In the 2012-19 period, the interconnections between balance sheet items were affected by the increase in the taxation of bank bond yields, which began in 2012 and led subscribers to replace maturing securities with deposits (Carletti et al., 2021). The reduction in the share of bonds issued by banks was not associated with a corresponding decline in the share of medium- to long-term loans, leading to a decrease in the correlation between these items. The changes in the macroeconomic scenario also had an impact. The high availability of liquidity granted by the Eurosystem (Bank of Italy, 2012) and the expectations regarding the continuation of an expansionary monetary policy led to a lower need for intermediaries to hedge against interest rate and liquidity risks through the joint management of balance sheet items. A moderate decrease can be observed, on average, in the values of the correlations between the balance sheet items (figure 2, panel b).
In the 2020-21 period, the index remained at low values. Medium- to long-term loans, although growing in terms of amount, remained practically unchanged as a share of total assets, due to the expansion of bank balance sheets connected with the extensive recourse to refinancing of the Eurosystem. In response to the higher uncertainty associated with the Covid-19 crisis and the more limited spending opportunities due to the lockdowns, deposits, as well as their weight in the balance sheet, increased. On the asset side, the share of securities, which are more readily purchasable, raised more than that of loans, and the correlation between deposits and securities (both as a ratio to total assets) increased.
Since 2022 the index has been increasing. This pattern is primarily associated with a stronger relationship between deposits and purchased securities. Against a backdrop of tighter monetary policy, banks whose share of deposits declined also experienced a drop in securities holdings. The uncertainty connected with the macroeconomic scenario and the expectations of a rise in interest rates therefore seem to have pushed intermediaries towards a closer joint management of balance sheet assets and liabilities.
Figure 2: Main relationships between asset and liability items in bank balance sheets (1) 
(percentage values)
Notes: Individual Balance Sheets for Italian banks (IBSI) data.
(1) “ST loans” refer to short-term loans (with a duration of less than one year) mainly aimed at businesses and households, with “MLT loans” to medium-to long-term loans (other than residential mortgages). – (2) The individual colored segments in the vertical bars indicate that the specific relationship explains a certain fraction of the overall value of the index; the difference from 100 is attributable to unrepresented minor relationships.


Bank of Italy (2012). Financial Stability Report No. 4.
Bologna, P. (2018). Banks’ maturity transformation: risk, reward, and policy. International Monetary Fund Working Paper N. 45.
Carletti, E., F. De Marco, V. Ioannidou, and E. Sette (2021). Banks as patient lenders: Evidence from a tax reform. Journal of Financial Economics, 141(1), 6-26.
DeYoung, R., and C. Yom (2008). On the independence of assets and liabilities: Evidence from US commercial banks, 1990–2005. Journal of financial stability, 4(3), pp. 275-303.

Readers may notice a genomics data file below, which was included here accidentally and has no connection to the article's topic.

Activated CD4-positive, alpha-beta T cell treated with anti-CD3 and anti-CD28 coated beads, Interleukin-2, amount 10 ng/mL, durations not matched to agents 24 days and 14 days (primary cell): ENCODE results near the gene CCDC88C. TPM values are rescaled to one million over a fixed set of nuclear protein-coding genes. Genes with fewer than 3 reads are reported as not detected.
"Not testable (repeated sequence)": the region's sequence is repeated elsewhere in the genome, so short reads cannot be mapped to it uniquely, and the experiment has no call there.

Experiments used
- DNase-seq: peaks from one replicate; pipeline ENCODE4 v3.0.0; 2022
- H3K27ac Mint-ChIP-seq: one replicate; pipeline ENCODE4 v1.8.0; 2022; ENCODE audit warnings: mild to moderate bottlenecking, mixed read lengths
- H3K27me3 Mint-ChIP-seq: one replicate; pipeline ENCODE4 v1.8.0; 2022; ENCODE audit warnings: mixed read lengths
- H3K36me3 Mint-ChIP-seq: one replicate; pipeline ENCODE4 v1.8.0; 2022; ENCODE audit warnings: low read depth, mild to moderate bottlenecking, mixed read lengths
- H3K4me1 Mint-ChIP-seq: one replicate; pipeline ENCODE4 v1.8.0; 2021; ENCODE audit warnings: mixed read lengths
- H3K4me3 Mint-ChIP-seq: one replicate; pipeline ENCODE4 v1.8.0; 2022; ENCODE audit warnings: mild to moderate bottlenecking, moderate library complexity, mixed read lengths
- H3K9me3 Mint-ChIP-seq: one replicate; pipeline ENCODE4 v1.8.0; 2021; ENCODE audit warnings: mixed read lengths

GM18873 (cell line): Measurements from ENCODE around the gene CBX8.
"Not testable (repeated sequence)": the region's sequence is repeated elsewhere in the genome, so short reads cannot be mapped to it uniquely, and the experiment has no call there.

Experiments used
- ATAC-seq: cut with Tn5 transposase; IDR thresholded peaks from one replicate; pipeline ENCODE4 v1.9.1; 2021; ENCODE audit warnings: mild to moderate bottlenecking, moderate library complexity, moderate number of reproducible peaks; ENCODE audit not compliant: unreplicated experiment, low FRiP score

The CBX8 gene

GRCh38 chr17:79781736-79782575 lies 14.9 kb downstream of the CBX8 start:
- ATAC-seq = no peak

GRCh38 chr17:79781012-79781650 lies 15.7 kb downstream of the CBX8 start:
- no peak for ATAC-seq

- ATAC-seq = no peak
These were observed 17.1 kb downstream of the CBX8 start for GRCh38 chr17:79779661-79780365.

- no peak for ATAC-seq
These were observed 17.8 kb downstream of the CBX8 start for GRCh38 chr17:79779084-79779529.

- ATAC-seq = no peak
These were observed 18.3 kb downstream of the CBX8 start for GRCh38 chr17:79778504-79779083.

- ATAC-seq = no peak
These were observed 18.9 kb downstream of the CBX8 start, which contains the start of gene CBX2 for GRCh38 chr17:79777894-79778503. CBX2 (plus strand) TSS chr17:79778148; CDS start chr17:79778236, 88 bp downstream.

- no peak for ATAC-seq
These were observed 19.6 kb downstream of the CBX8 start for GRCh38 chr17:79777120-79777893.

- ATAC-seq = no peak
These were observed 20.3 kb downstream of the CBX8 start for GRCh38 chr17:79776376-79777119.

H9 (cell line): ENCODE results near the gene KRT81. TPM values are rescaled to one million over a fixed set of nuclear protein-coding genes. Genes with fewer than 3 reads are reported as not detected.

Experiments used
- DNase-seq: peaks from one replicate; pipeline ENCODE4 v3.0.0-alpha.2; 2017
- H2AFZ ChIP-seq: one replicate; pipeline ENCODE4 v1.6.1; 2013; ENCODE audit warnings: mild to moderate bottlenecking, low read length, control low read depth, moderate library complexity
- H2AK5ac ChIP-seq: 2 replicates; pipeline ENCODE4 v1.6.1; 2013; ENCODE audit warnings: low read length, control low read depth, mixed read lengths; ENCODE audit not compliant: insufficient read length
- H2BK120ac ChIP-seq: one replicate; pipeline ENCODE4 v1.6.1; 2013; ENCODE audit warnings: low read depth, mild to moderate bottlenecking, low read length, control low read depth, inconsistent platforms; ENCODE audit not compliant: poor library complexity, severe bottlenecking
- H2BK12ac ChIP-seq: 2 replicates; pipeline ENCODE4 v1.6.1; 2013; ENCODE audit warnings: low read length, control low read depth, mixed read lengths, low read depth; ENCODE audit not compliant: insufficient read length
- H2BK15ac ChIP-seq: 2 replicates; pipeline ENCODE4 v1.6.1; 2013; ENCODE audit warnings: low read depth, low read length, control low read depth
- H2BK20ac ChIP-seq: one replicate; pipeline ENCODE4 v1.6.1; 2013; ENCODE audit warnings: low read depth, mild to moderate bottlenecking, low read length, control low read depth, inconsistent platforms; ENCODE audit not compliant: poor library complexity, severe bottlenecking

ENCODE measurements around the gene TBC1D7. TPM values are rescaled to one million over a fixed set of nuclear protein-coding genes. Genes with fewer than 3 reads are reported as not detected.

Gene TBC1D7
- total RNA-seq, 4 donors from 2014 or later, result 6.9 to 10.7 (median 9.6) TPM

Drechsler, I., A. Savov and P. Schnabl (2021). Banking on deposits: maturity transformation without interest rate risk. The Journal of Finance, 76, 3, pp. 1091-1143.
Michelangeli, V., and F.M. Piersanti (2023). Interdependence between assets and liabilities in the banking system: changes in the last two decades. Bank of Italy, Occasional Papers (Questioni di economia e finanza), N. 752.
Segura, A., and J. Suarez (2017). How excessive is banks’ maturity transformation?. The Review of Financial Studies, 30(10), 3538-3580.
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    It should be noted that in stressful situations these relationships may not apply to individual intermediaries. 

About the authors

Valentina Michelangeli

Valentina Michelangeli works as Senior Economist at the Directorate General for Economics, Statistics and Research of the Bank of Italy. Before joining the Bank of Italy, she worked as Senior Analyst at the Congressional Budget Office, in Washington DC, focusing on the macroeconomic implications of fiscal policy reforms. Her main research interests lie in the fields of household finance, banking and financial stability. Her works include analyses of household consumption, mortgages, portfolio choices, households’ and firms’ financial vulnerability, banks’ maturity transformation, climate stress tests. She has published, among others, in the American Economic Journal: Macroeconomics, Macroeconomic Dynamics, Journal of Policy Modeling, and Economics Letters. Personal webpage:

Fabio Massimo Piersanti

Fabio Massimo Piersanti works as an Economist at the Directorate General for Economics, Statistics and Research of the Bank of Italy. He earned a PhD in economics from the university of Milano—Bicocca. He previously served the Directorate General for Economics of the European Central Bank focussing on the estimation of structural macroeconomic models for forecasting purposes. His research interests include theoretical, as well as empirical, aspects of macroeconomics, banking and finance. LinkedIn: